We have shown that ibuprofen and acetaminophen block cyclooxygenase (COX) synthesis of prostaglandin PGF2α and the muscle protein synthesis increase following resistance exercise. Confusingly, these two drugs are purported to work through different mechanisms, with acetaminophen apparently unable to block COX and ibuprofen able to nonspecifically block COX-1 and COX-2. A recently discovered intron-retaining COX, now known to have three variants, has been shown to be sensitive to both drugs. We measured the expression patterns and levels of the intron 1-retaining COX-1 variants (-1b1, -1b2, and -1b3), COX-1, and COX-2 at rest and following resistance exercise to help elucidate the COX through which PGF2α, ibuprofen, and acetaminophen regulate muscle protein synthesis. Skeletal muscle biopsy samples were taken from 16 individuals (8M, 8F) before, 4, and 24 h after a bout of resistance exercise and analyzed using real-time RT-PCR. Relatively few individuals expressed the intron 1-retaining COX-1b variants (COX-1b1, -1b2, and -1b3) at any time point, and when expressed, these variants were in very low abundance. COX-1 was the most abundant COX mRNA before exercise and remained unchanged (P > 0.05) following exercise. COX-2 was not expressed before exercise, but increased significantly (P < 0.05) at 4 and 24 h after exercise. The inconsistent and low levels of expression of the intron 1-retaining COX-1 variants suggest that these variants are not likely responsible for the inhibition of PGF2α production and skeletal muscle protein synthesis after resistance exercise by ibuprofen and acetaminophen. Skeletal muscle-specific inhibition of COX-1 or COX-2 by these drugs should be considered.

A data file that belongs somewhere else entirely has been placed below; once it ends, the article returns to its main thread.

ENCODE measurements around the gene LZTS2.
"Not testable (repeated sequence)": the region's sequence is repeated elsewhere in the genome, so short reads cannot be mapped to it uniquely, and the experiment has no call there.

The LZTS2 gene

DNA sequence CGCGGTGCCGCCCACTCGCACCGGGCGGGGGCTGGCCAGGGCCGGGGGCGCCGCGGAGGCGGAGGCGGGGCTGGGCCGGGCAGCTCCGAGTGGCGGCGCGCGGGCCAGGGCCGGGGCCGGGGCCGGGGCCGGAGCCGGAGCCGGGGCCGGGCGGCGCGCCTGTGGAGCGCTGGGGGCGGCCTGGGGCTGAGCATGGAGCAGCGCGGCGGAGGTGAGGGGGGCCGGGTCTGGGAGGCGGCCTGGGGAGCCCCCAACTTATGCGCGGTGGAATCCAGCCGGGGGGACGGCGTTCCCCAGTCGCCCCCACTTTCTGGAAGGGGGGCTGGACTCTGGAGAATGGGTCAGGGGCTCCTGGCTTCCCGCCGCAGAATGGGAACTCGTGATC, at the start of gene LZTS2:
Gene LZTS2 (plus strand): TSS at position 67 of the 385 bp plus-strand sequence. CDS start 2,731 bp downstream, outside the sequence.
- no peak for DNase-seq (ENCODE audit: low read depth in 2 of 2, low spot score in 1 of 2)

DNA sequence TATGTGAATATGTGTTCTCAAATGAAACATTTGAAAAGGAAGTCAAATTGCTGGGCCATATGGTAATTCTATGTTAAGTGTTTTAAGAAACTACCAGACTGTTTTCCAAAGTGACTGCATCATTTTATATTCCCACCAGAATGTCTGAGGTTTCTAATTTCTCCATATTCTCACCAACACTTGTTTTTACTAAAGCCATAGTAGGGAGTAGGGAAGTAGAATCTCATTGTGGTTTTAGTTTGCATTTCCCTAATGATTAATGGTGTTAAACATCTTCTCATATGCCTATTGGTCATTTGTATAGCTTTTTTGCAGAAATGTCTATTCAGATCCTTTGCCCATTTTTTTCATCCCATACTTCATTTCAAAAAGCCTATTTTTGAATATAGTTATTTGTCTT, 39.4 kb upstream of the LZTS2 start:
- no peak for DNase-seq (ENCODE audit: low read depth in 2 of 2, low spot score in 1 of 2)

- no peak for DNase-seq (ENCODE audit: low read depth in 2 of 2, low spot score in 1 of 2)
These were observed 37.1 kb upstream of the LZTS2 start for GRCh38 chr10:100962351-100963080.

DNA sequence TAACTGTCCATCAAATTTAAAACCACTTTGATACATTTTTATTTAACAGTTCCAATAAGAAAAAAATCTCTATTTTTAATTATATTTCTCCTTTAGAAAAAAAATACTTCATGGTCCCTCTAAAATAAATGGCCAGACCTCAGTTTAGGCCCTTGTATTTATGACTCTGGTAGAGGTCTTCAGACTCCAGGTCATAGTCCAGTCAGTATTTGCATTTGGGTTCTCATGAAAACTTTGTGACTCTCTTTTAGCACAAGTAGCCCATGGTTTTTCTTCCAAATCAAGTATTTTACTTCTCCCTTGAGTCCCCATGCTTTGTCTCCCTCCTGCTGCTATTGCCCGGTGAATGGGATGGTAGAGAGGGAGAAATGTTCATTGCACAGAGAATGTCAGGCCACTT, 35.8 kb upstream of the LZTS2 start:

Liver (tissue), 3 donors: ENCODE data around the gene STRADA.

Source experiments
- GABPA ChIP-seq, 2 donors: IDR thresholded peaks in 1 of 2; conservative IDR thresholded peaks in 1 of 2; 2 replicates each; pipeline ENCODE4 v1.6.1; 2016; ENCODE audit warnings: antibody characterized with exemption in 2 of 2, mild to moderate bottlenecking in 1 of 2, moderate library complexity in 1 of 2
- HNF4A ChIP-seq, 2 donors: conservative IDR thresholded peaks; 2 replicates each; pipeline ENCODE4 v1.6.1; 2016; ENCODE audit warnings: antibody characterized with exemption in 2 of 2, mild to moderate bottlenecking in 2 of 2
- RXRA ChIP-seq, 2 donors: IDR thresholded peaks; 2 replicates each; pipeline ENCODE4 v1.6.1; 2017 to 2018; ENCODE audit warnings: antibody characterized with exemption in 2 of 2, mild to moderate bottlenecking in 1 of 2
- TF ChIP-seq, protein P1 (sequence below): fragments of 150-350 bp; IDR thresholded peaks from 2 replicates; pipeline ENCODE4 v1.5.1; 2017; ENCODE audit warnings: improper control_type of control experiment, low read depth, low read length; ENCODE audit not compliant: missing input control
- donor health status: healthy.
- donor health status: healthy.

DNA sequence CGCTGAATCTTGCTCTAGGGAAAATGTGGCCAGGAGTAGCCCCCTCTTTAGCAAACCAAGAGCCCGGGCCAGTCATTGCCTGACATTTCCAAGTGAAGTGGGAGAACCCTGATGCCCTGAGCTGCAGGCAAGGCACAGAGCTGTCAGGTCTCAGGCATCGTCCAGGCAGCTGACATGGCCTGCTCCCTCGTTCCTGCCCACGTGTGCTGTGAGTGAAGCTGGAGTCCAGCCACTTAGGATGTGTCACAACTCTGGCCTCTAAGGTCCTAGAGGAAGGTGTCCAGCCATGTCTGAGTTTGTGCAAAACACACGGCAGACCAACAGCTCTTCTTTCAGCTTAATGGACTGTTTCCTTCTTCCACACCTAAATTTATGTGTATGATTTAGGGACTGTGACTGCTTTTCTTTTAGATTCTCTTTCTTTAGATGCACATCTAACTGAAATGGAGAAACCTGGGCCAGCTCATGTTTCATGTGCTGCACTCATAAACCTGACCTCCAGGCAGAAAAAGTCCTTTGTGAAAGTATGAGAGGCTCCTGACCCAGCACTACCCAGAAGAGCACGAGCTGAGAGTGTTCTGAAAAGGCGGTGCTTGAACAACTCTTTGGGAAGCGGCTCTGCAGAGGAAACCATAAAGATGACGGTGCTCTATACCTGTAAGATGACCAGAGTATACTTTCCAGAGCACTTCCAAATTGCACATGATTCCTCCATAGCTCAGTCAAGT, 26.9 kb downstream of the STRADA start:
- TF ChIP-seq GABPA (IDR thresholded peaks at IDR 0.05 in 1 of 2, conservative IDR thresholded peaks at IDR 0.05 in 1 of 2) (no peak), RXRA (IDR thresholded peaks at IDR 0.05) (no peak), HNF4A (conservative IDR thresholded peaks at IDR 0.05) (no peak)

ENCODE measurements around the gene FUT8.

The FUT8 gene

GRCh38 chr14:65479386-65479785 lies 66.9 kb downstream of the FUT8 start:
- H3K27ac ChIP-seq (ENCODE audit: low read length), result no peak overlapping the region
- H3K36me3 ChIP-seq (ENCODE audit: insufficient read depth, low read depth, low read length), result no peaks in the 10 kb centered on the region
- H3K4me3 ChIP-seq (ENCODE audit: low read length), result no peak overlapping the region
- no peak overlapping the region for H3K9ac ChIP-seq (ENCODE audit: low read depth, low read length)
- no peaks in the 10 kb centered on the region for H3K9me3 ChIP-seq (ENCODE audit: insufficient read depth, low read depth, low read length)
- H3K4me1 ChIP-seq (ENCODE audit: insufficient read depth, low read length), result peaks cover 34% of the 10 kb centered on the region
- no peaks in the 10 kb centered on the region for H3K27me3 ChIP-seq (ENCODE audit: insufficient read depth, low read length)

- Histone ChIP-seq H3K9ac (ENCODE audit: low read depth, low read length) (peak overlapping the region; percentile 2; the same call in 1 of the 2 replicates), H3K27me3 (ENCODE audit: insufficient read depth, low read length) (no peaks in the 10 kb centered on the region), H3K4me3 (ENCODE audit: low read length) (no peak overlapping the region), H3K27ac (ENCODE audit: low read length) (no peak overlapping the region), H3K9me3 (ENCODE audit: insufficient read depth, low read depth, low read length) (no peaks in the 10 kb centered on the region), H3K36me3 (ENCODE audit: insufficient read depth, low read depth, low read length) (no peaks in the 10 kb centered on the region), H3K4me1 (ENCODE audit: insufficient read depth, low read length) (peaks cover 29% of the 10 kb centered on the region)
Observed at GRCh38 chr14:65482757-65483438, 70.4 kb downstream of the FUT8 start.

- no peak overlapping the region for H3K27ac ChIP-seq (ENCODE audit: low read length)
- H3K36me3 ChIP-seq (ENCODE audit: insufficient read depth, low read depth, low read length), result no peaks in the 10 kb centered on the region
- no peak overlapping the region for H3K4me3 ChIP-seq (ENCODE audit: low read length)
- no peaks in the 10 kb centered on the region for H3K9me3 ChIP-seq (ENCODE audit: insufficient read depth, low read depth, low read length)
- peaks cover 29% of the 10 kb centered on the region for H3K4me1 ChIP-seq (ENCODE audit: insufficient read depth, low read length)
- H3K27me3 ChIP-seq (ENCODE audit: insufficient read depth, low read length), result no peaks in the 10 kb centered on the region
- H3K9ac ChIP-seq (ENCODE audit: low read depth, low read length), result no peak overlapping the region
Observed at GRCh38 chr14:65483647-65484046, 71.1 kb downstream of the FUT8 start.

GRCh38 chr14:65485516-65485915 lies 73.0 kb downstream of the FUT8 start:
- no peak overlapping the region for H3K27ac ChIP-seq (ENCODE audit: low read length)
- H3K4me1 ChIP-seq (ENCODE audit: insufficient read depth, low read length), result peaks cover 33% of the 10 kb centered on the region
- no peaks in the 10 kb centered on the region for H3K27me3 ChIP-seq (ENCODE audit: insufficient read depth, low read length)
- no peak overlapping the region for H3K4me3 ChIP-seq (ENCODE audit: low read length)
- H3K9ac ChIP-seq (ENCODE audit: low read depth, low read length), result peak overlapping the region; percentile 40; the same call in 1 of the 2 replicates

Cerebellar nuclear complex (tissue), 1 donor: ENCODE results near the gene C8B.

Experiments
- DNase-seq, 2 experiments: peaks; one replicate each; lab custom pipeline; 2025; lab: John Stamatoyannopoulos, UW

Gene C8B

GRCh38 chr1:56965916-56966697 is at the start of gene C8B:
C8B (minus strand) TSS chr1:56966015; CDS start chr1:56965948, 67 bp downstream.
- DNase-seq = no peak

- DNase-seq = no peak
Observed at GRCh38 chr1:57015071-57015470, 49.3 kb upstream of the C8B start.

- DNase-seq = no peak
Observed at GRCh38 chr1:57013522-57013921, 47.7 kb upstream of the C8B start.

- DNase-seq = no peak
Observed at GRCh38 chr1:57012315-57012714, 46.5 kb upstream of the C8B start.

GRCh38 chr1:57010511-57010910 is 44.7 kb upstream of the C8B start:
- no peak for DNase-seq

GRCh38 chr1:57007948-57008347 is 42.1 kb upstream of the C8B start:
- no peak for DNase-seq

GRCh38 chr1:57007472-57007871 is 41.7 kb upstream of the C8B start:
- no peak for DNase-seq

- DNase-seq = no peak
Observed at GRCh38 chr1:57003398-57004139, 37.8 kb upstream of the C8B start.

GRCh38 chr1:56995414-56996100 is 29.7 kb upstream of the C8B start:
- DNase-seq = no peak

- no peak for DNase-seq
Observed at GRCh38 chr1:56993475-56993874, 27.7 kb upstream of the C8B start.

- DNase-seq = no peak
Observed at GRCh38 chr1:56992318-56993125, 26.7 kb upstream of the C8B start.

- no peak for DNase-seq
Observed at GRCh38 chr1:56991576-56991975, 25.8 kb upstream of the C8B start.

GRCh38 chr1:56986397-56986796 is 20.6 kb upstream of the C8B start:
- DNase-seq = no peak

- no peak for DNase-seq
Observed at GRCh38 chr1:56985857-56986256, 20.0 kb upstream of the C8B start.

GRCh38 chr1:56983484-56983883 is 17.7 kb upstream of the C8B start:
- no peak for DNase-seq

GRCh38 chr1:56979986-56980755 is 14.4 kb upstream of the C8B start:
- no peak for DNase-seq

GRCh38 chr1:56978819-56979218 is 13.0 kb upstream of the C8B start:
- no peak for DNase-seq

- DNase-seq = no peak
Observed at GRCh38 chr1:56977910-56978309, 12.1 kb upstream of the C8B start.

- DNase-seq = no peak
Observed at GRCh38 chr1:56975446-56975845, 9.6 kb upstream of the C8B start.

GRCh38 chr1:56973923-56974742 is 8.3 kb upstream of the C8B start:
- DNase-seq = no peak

|Original language||English (US)|
|Journal||American Journal of Physiology - Regulatory Integrative and Comparative Physiology|
|State||Published - Jun 2007|
- Prostaglandin F
- Real-time reverse transcriptase-polymerase chain reaction
ASJC Scopus subject areas
- Physiology (medical)